Jon Campisi Dec. 30, 2013, 7:20am


A federal judge sitting in Philadelphia has agreed to certify an order for

interlocutory review with an appeals court in a Paxil products liability case.

U.S. District Judge Michael Baylson, of the Eastern District of Pennsylvania, granted a motion by plaintiff Theresa Powell seeking interlocutory review with the U.S. Court of Appeals for the Third Circuit that asks whether a defendant may remove a case a second time based on diversity jurisdiction more than a year after the commencement of the litigation.

Powell sued on behalf of her minor child, Madison Powell, back in June 2011 over claims that her daughter was injured because the mother ingested the antidepressant drug Paxil during pregnancy.

Records show that the month after the suit was filed as a short-form complaint in the Paxil Pregnancy Litigation in the mass tort program at Philadelphia Common Pleas Court, defendant GlaxoSmithKline removed the case to the Eastern District on diversity grounds and because the drug company is not a citizen of Delaware.

On Aug. 1, 2011, Chief Judge J. Curtis Joyner, of the Eastern District, entered an order consolidating Powell’s case with other Paxil claims that GSK had removed on similar diversity grounds.

The consolidated cases were subsequently assigned to Judge Timothy Savage to decide various plaintiffs’ motions to remand.

On Dec. 12, 2011, Savage remanded Powell’s case to Philadelphia’s Common Pleas Court, holding that GSK is a citizen of Pennsylvania and that its removal of the case was barred by the resident-defendant rule.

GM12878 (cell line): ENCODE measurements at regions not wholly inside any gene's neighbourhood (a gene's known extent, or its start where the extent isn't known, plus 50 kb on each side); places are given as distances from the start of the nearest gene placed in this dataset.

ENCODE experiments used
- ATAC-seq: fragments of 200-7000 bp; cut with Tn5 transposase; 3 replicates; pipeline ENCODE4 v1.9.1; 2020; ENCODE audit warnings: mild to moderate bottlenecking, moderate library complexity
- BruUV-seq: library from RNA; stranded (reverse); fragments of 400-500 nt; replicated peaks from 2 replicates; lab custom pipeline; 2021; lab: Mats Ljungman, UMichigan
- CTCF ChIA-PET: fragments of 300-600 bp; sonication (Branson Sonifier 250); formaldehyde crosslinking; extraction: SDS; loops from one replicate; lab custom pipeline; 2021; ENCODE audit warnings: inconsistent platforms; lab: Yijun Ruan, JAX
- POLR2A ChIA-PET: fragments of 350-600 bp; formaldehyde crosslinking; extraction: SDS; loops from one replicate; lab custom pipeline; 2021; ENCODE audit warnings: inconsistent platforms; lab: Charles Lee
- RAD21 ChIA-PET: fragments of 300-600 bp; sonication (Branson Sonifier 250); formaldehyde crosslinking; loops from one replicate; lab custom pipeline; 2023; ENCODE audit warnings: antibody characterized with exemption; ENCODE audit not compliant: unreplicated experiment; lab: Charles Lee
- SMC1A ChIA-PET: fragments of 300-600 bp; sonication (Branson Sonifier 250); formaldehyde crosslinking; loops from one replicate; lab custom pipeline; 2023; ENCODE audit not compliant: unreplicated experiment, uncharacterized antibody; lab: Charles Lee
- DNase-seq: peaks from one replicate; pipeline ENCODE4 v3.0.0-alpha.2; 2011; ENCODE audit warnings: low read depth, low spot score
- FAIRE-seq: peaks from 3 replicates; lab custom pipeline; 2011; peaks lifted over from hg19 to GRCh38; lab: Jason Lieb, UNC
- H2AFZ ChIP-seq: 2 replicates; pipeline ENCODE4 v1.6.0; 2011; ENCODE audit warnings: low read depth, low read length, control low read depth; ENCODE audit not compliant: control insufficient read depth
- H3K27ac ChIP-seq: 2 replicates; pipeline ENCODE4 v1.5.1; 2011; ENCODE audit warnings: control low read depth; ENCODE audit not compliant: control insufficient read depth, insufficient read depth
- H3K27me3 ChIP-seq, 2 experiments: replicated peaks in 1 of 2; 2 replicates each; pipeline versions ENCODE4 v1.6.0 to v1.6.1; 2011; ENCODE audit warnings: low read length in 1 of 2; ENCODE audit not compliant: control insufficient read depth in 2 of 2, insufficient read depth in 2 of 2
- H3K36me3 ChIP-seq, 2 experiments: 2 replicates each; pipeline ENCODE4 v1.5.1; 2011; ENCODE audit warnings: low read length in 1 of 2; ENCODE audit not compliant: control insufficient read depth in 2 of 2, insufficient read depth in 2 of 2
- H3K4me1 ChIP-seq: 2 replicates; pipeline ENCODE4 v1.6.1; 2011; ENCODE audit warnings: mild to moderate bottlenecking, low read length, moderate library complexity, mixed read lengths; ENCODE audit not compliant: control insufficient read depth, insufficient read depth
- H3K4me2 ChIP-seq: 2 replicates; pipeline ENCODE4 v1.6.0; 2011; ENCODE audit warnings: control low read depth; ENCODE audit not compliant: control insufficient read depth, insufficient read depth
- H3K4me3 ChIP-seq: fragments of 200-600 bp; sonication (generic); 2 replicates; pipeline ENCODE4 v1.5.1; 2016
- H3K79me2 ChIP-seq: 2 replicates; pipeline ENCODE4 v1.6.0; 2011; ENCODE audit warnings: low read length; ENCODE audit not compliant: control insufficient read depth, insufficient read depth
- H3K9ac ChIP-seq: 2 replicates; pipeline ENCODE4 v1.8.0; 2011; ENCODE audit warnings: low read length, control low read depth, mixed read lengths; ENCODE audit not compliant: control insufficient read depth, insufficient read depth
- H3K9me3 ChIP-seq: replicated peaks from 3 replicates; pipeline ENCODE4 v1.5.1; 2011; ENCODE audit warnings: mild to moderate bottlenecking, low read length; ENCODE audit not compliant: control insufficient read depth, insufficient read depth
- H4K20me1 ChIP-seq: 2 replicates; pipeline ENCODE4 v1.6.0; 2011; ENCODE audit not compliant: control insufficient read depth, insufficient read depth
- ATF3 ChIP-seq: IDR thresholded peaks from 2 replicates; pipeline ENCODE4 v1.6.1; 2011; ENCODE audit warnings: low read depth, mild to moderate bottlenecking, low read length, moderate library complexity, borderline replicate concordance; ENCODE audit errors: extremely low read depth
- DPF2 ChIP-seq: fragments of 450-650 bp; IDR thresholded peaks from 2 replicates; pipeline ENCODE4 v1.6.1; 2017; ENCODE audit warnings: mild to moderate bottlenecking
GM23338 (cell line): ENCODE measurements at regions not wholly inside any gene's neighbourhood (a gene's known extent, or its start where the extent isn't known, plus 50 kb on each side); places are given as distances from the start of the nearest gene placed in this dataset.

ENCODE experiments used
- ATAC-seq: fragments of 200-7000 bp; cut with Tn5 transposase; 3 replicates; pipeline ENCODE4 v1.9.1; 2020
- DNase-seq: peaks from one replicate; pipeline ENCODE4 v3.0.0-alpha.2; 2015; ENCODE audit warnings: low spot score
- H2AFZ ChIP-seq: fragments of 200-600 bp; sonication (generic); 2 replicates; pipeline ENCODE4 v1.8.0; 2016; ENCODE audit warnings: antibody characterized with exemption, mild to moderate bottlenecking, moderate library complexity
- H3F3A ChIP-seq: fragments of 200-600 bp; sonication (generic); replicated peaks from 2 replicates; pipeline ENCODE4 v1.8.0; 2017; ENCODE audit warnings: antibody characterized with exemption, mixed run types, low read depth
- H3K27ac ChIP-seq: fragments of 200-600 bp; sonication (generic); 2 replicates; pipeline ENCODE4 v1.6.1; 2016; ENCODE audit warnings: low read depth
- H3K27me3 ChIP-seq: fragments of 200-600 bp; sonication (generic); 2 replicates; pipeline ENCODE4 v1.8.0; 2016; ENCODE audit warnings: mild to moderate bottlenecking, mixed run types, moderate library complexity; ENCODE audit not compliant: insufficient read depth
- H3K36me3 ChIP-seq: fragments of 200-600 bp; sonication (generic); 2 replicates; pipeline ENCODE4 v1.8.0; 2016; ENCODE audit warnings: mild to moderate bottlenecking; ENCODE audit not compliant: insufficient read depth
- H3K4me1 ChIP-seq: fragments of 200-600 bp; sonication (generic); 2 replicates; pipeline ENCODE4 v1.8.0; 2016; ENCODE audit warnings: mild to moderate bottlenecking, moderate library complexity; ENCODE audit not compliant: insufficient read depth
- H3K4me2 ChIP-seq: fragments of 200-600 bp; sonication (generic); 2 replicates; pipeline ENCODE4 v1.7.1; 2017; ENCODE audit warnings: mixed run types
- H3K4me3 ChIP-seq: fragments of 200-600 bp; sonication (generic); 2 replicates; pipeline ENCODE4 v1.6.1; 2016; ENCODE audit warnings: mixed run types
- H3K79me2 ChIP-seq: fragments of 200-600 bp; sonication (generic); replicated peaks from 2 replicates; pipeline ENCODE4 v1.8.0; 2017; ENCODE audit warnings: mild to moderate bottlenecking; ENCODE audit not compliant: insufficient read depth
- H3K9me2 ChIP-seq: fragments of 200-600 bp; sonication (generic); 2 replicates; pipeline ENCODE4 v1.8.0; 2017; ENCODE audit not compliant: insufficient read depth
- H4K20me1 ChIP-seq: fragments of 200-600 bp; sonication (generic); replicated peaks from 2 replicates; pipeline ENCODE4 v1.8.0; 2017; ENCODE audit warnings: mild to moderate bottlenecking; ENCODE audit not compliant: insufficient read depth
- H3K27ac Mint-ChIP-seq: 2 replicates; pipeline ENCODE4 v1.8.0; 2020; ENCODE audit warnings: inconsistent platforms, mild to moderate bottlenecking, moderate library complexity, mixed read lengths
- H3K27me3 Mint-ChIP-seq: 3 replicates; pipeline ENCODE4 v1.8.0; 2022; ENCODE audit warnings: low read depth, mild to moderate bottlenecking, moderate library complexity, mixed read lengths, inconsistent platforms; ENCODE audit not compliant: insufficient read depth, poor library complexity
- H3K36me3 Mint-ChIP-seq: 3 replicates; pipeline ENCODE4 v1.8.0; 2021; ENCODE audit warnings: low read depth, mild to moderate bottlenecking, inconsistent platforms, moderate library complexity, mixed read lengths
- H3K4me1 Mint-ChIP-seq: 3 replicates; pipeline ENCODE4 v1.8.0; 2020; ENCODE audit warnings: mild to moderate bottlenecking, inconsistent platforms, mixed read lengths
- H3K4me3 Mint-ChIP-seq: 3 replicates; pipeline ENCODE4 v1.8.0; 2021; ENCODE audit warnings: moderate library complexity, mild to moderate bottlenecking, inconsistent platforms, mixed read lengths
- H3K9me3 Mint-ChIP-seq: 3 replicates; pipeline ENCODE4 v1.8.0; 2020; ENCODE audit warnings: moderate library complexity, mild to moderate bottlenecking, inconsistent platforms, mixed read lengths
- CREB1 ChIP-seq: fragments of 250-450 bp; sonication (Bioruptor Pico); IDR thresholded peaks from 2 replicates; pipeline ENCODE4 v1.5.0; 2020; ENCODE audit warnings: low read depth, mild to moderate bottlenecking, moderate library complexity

After that, three federal judges in Philadelphia reached conflicting decisions on the question of GSK’s citizenship and the issue was certified to the Third Circuit for interlocutory appeal.

On June 7 of this year, records show, the Third Circuit held that GSK is a corporate citizen of Delaware.

On Sept. 26 of this year, Baylson, of the Eastern District, granted Powell’s motion to remand her case to state court because GSK’s removal notice was filed more than a year after the action commenced and was thus untimely under federal procedural rules.

Defense attorneys then moved to have Baylson stay his order pending the outcome of other plaintiffs’ motions in similar Paxil claims.

Baylson granted a temporary stay through Dec. 2, records show.

In Baylson’s recent memorandum, the judge notes that a fellow jurist at the Eastern District recently granted plaintiffs’ motions to certify interlocutory review, while another U.S. District Court judge in Philadelphia denied plaintiffs’ motions to remand, simultaneously granting defense motions to transfer venue to the Middle District of Pennsylvania.

In his memorandum and order, which was filed on Dec. 19, Baylson wrote that he would certify the order for interlocutory review so that the Third Circuit can determine a “fair and uniform resolution for all similarly situated cases.”

“The Court finds the Order of September 26, 2013, ‘involves a controlling question of law as to which there is substantial ground for difference of opinion,’” Baylson wrote. “In order to maintain the status quo pending any decision by the Third Circuit, the Court will extend the stay until the Third Circuit has rendered a decision.”

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